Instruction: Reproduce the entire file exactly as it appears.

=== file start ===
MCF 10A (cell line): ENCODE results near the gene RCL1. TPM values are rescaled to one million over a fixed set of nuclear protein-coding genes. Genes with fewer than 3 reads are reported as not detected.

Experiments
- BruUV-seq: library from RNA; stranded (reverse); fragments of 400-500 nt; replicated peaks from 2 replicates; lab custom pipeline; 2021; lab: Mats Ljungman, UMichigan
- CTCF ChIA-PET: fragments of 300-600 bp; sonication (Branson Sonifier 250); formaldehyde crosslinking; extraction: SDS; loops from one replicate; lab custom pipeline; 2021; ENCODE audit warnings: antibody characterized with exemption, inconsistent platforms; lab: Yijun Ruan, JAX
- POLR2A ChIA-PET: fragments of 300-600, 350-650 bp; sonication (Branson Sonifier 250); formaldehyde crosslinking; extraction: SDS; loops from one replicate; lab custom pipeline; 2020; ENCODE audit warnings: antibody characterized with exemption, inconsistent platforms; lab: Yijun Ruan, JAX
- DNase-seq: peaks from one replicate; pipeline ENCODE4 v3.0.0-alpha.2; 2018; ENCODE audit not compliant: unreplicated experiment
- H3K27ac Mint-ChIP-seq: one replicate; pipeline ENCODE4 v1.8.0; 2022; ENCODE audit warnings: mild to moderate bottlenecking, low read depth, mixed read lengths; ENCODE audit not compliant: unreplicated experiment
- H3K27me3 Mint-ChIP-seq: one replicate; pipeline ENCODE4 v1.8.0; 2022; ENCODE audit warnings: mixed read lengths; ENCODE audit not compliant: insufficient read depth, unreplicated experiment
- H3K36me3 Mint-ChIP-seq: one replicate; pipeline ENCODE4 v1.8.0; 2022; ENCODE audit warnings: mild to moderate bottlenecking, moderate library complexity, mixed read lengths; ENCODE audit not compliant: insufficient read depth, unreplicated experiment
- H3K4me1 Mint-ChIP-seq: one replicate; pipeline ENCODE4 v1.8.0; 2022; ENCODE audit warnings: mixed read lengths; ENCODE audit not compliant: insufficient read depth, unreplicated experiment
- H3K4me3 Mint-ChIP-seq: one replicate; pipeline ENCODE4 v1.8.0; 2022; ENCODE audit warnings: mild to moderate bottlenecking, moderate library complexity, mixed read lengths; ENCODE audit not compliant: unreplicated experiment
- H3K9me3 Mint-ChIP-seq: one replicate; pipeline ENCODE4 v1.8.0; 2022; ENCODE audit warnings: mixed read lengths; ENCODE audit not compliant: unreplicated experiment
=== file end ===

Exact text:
MCF 10A (cell line): ENCODE results near the gene RCL1. TPM values are rescaled to one million over a fixed set of nuclear protein-coding genes. Genes with fewer than 3 reads are reported as not detected.

Experiments
- BruUV-seq: library from RNA; stranded (reverse); fragments of 400-500 nt; replicated peaks from 2 replicates; lab custom pipeline; 2021; lab: Mats Ljungman, UMichigan
- CTCF ChIA-PET: fragments of 300-600 bp; sonication (Branson Sonifier 250); formaldehyde crosslinking; extraction: SDS; loops from one replicate; lab custom pipeline; 2021; ENCODE audit warnings: antibody characterized with exemption, inconsistent platforms; lab: Yijun Ruan, JAX
- POLR2A ChIA-PET: fragments of 300-600, 350-650 bp; sonication (Branson Sonifier 250); formaldehyde crosslinking; extraction: SDS; loops from one replicate; lab custom pipeline; 2020; ENCODE audit warnings: antibody characterized with exemption, inconsistent platforms; lab: Yijun Ruan, JAX
- DNase-seq: peaks from one replicate; pipeline ENCODE4 v3.0.0-alpha.2; 2018; ENCODE audit not compliant: unreplicated experiment
- H3K27ac Mint-ChIP-seq: one replicate; pipeline ENCODE4 v1.8.0; 2022; ENCODE audit warnings: mild to moderate bottlenecking, low read depth, mixed read lengths; ENCODE audit not compliant: unreplicated experiment
- H3K27me3 Mint-ChIP-seq: one replicate; pipeline ENCODE4 v1.8.0; 2022; ENCODE audit warnings: mixed read lengths; ENCODE audit not compliant: insufficient read depth, unreplicated experiment
- H3K36me3 Mint-ChIP-seq: one replicate; pipeline ENCODE4 v1.8.0; 2022; ENCODE audit warnings: mild to moderate bottlenecking, moderate library complexity, mixed read lengths; ENCODE audit not compliant: insufficient read depth, unreplicated experiment
- H3K4me1 Mint-ChIP-seq: one replicate; pipeline ENCODE4 v1.8.0; 2022; ENCODE audit warnings: mixed read lengths; ENCODE audit not compliant: insufficient read depth, unreplicated experiment
- H3K4me3 Mint-ChIP-seq: one replicate; pipeline ENCODE4 v1.8.0; 2022; ENCODE audit warnings: mild to moderate bottlenecking, moderate library complexity, mixed read lengths; ENCODE audit not compliant: unreplicated experiment
- H3K9me3 Mint-ChIP-seq: one replicate; pipeline ENCODE4 v1.8.0; 2022; ENCODE audit warnings: mixed read lengths; ENCODE audit not compliant: unreplicated experiment